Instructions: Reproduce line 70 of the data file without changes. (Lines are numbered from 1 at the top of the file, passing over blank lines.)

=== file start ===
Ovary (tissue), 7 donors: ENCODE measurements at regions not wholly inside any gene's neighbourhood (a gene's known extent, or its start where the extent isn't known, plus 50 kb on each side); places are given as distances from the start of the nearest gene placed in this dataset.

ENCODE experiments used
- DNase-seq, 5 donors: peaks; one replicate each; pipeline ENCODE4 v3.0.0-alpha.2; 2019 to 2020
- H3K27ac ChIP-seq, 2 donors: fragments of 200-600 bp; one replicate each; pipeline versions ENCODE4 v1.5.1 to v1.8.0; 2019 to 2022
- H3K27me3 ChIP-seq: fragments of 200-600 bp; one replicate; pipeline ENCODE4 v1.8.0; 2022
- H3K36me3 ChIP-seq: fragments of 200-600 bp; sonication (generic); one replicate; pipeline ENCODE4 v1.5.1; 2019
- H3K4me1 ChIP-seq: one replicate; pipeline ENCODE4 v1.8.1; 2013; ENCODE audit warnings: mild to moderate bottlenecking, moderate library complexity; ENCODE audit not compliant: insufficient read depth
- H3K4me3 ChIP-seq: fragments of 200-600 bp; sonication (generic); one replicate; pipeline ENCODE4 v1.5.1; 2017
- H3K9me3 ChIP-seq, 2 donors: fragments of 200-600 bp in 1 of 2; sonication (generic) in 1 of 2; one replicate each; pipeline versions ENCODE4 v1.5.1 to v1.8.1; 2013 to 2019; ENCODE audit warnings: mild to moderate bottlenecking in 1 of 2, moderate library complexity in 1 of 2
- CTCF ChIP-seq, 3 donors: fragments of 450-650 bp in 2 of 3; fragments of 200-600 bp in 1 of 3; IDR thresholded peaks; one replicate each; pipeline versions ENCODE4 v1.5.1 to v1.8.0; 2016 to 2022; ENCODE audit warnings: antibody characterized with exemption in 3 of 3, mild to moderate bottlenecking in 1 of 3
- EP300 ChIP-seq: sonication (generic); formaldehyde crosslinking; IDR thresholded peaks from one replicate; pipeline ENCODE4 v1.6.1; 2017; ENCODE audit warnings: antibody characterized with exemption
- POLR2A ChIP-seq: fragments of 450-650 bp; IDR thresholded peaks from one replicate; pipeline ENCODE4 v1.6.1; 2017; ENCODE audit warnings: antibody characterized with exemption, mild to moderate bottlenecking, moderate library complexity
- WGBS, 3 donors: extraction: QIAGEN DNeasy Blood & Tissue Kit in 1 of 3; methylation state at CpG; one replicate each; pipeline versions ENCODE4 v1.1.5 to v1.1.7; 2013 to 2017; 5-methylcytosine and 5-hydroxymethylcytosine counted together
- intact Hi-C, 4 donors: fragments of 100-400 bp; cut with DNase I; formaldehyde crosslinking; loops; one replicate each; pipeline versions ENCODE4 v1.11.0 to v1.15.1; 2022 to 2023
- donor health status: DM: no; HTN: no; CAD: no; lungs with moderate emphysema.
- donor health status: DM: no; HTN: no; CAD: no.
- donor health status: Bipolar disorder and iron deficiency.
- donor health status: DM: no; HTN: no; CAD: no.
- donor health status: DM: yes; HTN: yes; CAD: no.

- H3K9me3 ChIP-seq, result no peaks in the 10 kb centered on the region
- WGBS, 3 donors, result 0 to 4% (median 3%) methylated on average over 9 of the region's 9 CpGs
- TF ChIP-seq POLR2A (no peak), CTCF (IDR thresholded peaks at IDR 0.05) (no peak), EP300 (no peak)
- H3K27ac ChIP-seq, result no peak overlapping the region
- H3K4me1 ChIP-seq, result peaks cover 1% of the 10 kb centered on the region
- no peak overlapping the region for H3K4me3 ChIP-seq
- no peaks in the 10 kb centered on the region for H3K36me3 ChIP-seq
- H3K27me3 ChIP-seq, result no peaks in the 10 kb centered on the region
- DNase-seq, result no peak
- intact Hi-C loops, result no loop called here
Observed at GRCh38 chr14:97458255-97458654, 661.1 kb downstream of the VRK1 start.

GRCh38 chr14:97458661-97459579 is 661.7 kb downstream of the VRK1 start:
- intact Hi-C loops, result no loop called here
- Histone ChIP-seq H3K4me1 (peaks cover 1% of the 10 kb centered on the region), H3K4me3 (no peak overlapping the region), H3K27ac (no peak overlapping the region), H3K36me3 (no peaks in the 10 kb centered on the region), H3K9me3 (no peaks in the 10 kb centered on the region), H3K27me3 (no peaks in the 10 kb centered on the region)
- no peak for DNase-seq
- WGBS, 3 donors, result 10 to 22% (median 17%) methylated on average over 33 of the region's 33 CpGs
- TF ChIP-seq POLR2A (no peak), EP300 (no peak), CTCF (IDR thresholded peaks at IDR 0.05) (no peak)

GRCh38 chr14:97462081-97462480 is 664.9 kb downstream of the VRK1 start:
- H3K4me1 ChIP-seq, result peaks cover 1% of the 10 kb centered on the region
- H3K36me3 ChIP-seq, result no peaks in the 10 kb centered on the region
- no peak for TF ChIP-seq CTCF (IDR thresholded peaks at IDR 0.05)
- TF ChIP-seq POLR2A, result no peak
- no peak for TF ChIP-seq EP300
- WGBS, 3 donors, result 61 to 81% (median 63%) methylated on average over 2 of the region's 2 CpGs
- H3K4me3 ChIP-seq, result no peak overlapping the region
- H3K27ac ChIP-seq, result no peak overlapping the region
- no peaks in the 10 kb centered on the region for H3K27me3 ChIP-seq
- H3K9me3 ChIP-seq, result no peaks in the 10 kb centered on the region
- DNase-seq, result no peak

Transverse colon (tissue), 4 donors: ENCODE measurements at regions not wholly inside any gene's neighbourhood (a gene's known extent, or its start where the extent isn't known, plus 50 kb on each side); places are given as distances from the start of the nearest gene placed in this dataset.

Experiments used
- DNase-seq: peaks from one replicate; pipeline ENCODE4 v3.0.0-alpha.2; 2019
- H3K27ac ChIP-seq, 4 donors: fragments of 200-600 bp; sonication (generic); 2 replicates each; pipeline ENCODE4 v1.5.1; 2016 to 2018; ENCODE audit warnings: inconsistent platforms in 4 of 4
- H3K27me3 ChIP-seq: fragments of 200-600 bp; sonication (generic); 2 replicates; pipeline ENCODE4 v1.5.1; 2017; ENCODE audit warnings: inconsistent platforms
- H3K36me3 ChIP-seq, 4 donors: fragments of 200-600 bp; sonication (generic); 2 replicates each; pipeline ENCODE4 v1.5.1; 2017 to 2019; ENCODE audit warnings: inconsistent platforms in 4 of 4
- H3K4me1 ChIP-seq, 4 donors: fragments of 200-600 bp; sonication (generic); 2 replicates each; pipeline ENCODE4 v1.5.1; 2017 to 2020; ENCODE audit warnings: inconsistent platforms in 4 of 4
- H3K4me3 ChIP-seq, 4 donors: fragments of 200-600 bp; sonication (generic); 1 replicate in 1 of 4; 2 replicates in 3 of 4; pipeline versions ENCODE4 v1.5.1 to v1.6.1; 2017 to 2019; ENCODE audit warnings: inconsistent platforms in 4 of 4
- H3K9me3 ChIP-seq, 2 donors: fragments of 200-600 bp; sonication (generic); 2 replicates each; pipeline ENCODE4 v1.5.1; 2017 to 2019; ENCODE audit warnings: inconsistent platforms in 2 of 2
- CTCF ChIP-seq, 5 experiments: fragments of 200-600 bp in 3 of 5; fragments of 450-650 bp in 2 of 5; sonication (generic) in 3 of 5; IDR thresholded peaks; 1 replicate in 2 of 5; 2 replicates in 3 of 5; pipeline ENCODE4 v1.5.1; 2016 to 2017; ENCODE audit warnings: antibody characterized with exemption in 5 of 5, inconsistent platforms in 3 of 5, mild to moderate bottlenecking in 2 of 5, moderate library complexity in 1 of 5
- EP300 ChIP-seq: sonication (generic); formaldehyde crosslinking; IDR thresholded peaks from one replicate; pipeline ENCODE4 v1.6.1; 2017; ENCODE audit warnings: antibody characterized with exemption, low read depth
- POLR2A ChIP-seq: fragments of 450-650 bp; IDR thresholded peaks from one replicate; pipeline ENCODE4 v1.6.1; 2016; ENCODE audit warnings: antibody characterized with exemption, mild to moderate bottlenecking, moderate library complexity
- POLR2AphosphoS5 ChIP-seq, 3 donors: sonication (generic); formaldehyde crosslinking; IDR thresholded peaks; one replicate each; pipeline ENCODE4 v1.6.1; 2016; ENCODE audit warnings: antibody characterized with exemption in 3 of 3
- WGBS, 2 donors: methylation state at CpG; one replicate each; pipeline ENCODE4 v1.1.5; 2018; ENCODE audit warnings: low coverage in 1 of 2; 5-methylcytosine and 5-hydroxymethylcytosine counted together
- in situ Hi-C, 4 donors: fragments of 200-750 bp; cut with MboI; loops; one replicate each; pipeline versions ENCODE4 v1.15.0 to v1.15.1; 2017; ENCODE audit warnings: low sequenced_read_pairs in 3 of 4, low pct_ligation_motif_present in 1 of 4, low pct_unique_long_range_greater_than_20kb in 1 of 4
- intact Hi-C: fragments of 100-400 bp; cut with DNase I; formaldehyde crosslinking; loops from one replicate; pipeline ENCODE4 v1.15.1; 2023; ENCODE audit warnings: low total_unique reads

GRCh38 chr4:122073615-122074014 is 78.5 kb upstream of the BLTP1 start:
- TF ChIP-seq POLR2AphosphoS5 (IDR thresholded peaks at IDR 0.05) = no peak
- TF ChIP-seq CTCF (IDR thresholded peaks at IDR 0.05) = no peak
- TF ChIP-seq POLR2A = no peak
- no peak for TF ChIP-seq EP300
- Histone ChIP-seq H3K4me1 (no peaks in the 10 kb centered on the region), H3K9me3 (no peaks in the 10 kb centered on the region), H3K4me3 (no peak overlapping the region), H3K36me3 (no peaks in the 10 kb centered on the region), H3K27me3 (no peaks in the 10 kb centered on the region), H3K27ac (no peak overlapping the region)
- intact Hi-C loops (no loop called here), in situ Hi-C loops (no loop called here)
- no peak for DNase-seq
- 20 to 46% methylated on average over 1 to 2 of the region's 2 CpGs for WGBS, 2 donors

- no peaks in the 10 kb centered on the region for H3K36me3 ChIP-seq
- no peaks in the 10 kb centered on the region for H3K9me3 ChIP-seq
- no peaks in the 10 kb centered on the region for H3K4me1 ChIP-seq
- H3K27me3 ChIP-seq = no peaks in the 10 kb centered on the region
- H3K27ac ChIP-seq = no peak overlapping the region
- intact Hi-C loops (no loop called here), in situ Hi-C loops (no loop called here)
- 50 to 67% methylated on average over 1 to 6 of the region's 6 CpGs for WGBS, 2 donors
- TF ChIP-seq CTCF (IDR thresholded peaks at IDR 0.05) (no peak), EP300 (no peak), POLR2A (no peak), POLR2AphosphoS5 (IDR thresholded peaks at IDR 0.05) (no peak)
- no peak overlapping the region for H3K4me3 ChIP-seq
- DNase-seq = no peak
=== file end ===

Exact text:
- Histone ChIP-seq H3K4me1 (no peaks in the 10 kb centered on the region), H3K9me3 (no peaks in the 10 kb centered on the region), H3K4me3 (no peak overlapping the region), H3K36me3 (no peaks in the 10 kb centered on the region), H3K27me3 (no peaks in the 10 kb centered on the region), H3K27ac (no peak overlapping the region)